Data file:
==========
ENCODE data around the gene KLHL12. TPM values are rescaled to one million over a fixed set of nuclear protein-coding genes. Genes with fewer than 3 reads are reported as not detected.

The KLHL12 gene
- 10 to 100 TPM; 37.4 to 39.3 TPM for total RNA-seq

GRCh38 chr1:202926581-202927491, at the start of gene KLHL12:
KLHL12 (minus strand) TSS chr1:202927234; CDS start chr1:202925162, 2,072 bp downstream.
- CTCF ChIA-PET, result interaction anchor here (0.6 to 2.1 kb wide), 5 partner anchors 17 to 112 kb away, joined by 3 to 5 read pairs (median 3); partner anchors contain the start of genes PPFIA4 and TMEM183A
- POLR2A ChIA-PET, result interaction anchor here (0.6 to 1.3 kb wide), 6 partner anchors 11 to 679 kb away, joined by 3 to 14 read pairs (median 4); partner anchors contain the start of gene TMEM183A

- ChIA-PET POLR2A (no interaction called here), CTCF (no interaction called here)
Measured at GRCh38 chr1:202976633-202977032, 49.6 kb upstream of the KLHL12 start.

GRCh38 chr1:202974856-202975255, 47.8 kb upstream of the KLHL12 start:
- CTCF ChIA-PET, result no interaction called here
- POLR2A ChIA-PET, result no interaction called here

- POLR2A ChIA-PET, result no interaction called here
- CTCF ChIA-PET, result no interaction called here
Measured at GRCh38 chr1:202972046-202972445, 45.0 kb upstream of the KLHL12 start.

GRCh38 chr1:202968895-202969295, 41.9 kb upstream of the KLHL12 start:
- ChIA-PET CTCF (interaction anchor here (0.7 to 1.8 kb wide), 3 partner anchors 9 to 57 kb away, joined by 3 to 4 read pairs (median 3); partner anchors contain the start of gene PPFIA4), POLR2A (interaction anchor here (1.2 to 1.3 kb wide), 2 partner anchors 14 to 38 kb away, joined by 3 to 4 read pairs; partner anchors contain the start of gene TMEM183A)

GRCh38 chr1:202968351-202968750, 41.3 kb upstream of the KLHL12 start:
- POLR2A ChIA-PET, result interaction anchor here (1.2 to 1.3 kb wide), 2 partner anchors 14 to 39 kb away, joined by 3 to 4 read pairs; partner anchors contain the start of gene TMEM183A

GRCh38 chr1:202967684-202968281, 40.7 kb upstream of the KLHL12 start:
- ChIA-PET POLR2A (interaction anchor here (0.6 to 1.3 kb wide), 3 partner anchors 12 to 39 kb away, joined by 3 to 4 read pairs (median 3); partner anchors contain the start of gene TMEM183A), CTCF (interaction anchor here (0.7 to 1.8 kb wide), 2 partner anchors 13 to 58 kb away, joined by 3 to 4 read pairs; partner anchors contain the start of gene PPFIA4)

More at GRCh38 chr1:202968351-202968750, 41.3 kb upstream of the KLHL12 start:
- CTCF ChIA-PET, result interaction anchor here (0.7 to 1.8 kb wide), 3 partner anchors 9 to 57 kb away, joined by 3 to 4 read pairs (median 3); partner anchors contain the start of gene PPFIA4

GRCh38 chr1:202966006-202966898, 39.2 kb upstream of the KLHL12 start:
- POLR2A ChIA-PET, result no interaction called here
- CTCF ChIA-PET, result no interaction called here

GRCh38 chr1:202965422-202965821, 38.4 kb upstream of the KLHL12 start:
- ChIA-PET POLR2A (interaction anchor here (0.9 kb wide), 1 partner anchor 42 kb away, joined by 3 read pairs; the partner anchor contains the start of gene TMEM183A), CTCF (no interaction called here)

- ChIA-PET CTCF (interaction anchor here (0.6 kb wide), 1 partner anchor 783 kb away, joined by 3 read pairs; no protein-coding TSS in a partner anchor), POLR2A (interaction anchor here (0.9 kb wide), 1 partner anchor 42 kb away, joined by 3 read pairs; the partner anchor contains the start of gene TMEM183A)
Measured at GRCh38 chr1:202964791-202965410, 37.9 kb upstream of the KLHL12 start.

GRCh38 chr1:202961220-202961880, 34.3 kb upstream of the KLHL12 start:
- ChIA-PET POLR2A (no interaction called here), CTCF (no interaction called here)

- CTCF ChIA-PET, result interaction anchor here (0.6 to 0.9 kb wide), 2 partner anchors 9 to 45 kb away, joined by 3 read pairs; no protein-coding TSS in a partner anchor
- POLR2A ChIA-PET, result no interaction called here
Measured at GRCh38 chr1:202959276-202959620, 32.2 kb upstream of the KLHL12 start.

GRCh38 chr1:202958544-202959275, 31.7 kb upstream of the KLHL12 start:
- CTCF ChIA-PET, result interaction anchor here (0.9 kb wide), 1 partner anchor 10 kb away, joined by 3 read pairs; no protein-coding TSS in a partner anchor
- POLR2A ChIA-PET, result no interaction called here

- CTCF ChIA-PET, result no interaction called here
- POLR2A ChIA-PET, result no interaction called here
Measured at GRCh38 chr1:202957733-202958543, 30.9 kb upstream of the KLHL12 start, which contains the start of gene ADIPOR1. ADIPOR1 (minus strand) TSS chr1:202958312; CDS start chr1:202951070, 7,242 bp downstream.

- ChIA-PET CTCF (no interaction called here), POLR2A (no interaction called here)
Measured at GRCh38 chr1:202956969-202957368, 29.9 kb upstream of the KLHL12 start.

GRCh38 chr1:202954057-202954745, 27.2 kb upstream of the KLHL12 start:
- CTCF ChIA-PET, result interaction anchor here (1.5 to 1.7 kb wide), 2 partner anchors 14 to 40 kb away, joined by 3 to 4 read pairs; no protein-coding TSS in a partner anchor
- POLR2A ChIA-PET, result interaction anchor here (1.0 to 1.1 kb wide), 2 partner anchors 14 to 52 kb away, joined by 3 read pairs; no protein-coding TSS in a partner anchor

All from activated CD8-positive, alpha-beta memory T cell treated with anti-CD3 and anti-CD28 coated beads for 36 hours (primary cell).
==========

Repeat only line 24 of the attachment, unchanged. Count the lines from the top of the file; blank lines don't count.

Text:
GRCh38 chr1:202966006-202966898, 39.2 kb upstream of the KLHL12 start: